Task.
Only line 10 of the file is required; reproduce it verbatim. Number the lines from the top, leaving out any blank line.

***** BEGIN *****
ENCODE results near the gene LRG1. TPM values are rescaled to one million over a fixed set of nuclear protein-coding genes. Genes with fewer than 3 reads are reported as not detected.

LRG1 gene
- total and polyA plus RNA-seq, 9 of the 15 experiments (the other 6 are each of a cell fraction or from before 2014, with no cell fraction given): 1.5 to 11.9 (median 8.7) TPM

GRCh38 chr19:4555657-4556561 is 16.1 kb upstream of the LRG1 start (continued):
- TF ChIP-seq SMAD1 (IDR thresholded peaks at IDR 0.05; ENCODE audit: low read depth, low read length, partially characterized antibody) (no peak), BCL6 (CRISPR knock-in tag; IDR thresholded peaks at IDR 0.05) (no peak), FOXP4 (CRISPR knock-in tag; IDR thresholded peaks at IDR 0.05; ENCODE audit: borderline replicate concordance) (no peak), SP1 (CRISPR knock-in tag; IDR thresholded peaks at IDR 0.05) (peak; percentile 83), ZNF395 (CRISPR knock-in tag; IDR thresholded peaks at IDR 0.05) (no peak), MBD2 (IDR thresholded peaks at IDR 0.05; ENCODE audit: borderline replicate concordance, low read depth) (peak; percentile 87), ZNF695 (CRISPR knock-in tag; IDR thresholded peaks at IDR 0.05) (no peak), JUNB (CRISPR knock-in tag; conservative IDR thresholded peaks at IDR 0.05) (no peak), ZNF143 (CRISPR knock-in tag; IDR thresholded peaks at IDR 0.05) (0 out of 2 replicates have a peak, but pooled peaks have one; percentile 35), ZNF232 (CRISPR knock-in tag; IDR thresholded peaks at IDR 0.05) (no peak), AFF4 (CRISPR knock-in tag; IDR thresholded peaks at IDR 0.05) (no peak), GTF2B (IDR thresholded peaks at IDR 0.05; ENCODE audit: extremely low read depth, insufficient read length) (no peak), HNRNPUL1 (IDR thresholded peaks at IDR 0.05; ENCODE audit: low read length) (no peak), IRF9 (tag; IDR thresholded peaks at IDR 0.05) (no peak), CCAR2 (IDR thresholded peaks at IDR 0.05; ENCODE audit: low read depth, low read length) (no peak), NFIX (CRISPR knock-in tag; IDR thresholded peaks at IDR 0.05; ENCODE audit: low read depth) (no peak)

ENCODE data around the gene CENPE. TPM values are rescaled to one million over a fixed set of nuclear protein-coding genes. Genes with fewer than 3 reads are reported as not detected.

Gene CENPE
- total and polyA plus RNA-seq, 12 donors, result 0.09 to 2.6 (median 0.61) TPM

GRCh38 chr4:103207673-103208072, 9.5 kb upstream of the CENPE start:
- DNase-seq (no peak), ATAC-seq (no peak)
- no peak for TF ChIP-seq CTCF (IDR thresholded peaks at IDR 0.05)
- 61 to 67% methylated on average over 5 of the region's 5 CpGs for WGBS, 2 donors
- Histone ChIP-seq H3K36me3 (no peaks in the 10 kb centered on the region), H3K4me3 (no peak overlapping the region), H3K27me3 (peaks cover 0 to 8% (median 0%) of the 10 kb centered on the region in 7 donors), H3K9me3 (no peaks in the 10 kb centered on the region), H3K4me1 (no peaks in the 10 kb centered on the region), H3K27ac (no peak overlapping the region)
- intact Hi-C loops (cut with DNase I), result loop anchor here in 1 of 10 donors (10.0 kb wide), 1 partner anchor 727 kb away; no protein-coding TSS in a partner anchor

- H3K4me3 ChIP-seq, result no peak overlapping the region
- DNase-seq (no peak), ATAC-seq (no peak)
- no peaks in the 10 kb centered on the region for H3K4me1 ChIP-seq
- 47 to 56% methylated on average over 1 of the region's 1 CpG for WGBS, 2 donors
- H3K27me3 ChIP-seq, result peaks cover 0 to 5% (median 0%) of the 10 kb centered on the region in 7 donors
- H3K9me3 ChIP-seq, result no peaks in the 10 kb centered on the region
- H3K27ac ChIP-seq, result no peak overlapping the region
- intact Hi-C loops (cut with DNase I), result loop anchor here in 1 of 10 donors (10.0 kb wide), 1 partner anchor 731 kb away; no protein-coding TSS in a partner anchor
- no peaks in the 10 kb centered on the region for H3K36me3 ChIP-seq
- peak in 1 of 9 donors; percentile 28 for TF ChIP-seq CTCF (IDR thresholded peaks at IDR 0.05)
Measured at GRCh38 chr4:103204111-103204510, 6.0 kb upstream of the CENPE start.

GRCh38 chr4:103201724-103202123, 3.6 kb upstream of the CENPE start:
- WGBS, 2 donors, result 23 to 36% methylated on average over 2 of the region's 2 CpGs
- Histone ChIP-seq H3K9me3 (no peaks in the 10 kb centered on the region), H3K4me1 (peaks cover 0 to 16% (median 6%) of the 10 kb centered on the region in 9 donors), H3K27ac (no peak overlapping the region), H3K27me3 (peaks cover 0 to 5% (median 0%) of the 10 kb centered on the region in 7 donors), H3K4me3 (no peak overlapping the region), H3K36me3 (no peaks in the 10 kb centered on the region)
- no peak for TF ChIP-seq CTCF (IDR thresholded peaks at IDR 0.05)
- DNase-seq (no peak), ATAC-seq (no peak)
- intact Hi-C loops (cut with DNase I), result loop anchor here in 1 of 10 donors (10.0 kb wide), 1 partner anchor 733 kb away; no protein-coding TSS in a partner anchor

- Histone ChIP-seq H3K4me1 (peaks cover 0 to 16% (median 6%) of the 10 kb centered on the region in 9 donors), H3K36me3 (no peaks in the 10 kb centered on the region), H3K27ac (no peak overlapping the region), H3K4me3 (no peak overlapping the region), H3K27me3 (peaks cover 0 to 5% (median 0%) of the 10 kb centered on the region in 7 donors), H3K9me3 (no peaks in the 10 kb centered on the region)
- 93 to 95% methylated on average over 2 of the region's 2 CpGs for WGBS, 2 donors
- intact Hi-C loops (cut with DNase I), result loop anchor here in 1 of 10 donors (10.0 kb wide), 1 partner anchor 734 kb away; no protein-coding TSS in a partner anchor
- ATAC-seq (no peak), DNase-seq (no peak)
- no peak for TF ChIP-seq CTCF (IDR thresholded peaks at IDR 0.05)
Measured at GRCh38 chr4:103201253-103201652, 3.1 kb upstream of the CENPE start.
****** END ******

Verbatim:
- DNase-seq (no peak), ATAC-seq (no peak)